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618 Phil. 409


[ G.R. No. 177710, October 12, 2009 ]




The Case

This is an appeal under Rule 45 from the Decision[1] dated July 20, 2006 of the Court of Appeals (CA) in CA-G.R. CV No. 83595, which declared the Kasulatan ng Bilihang Tuluyan ng Lupa[2] (Kasulatan) valid as between the parties, but required respondents to return the amount of PhP 50,000 to petitioners. Also assailed is the March 30, 2007 CA Resolution[3] denying petitioners' motion for reconsideration.

The Facts

Petitioner Ramon Lequin, husband of petitioner Virginia Lequin, is the brother of respondent Salome L. Vizconde and brother-in-law of respondent Raymundo Vizconde. With this consanguine and affinity relation, the instant case developed as follows:

In 1995, petitioners, residents of Diamond Court, Brixton Ville Subdivision, Camarin, Caloocan City, bought the subject lot consisting of 10,115 square meters from one Carlito de Leon (de Leon). The sale was negotiated by respondent Raymundo Vizconde. The subject lot is located near the Sto. Rosario to Magsaysay road in Aliaga, Nueva Ecija. Adjacent thereto and located in between the subject lot and the road is a dried up canal (or sapang patay in the native language).

In 1997, respondents represented to petitioners that they had also bought from Carlito de Leon a 1,012-square meter lot adjacent to petitioners' property and built a house thereon. As later confirmed by de Leon, however, the 1,012-square meter lot claimed by respondents is part of the 10,115-square meter lot petitioners bought from him. Petitioners believed the story of respondents, since it was Raymundo who negotiated the sale of their lot with de Leon. With the consent of respondents, petitioners then constructed their house on the 500-square meter half-portion of the 1,012 square-meter lot claimed by respondents, as this was near the road. Respondents' residence is on the remaining 512 square meters of the lot.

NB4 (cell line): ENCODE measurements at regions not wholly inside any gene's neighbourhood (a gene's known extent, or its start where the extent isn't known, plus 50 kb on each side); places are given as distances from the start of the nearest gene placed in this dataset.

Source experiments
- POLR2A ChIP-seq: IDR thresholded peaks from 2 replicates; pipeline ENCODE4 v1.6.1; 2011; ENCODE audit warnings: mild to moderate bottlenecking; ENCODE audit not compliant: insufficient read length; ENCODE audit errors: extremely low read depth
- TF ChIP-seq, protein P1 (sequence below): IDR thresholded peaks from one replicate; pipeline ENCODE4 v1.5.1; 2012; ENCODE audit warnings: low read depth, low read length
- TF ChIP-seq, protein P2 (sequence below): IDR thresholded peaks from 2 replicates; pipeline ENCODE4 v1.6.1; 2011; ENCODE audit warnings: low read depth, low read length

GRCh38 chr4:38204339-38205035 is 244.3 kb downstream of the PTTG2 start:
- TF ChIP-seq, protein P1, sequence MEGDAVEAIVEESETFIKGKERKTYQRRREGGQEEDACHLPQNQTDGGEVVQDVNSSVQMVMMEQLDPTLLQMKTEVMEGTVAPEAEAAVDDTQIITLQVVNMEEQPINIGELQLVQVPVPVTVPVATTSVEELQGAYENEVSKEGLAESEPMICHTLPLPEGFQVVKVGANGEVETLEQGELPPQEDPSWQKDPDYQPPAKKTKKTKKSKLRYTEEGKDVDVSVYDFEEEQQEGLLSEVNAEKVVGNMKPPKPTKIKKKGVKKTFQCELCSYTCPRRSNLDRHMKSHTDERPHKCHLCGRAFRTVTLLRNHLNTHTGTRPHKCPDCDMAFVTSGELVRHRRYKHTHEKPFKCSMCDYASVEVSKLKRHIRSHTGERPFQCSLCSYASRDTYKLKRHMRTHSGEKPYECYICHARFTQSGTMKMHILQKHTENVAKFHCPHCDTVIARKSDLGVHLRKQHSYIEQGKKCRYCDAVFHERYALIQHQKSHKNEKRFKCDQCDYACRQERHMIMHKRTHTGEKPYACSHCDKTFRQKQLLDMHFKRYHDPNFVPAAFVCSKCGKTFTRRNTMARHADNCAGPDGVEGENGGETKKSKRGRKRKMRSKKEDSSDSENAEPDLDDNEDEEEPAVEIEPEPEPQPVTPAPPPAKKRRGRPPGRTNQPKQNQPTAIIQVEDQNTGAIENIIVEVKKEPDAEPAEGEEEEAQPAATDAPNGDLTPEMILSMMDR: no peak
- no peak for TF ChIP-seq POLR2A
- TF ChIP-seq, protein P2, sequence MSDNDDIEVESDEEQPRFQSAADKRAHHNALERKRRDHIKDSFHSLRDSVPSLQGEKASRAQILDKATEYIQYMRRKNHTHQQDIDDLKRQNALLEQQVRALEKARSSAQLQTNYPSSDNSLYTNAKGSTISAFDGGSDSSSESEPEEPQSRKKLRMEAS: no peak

Given this situation where petitioners' house stood on a portion of the lot allegedly owned by respondents, petitioners consulted a lawyer, who advised them that the 1,012-square meter lot be segregated from the subject lot whose title they own and to make it appear that they are selling to respondents 512 square meters thereof. This sale was embodied in the February 12, 2000 Kasulatan where it was made to appear that respondents paid PhP 15,000 for the purchase of the 512-square meter portion of the subject lot. In reality, the consideration of PhP 15,000 was not paid to petitioners. Actually, it was petitioners who paid respondents PhP 50,000 for the 500-square meter portion where petitioners built their house on, believing respondents' representation that the latter own the 1,012-square meter lot.

In July 2000, petitioners tried to develop the dried up canal located between their 500-square meter lot and the public road. Respondents objected, claiming ownership of said dried up canal or sapang patay.

This prompted petitioners to look into the ownership of the dried up canal and the 1,012 square-meter lot claimed by respondents. Carlito de Leon told petitioners that what he had sold to respondents was the dried up canal or sapang patay and that the 1,012-square meter lot claimed by respondents really belongs to petitioners.

Thus, on July 13, 2001, petitioners filed a Complaint[4] for Declaration of Nullity of Contract, Sum of Money and Damages against respondents with the Regional Trial Court (RTC), Branch 28 in Cabanatuan City, praying, among others, for the declaration of the February 12, 2000 Kasulatan as null and void ab initio, the return of PhP 50,000 they paid to respondents, and various damages. The case was docketed as Civil Case No. 4063.

The Ruling of the RTC

On July 5, 2004, after due trial on the merits with petitioners presenting three witnesses and respondents only one witness, the trial court rendered a Decision[5] in favor of petitioners. The decretal portion reads:

WHEREFORE, viewed from the foregoing, judgment is hereby rendered in favor of the plaintiffs and against the defendants as follows:

  1. Declaring the KASULATAN NG TULUYANG BILIHAN dated February 12, 2000 as NULL and VOID; and
  2. Ordering the defendants:

    (a) to return to the plaintiffs the amount of FIFTY THOUSAND PESOS which they have paid in the simulated deed of sale plus an interest of 12% per annum to commence from the date of the filing of this case;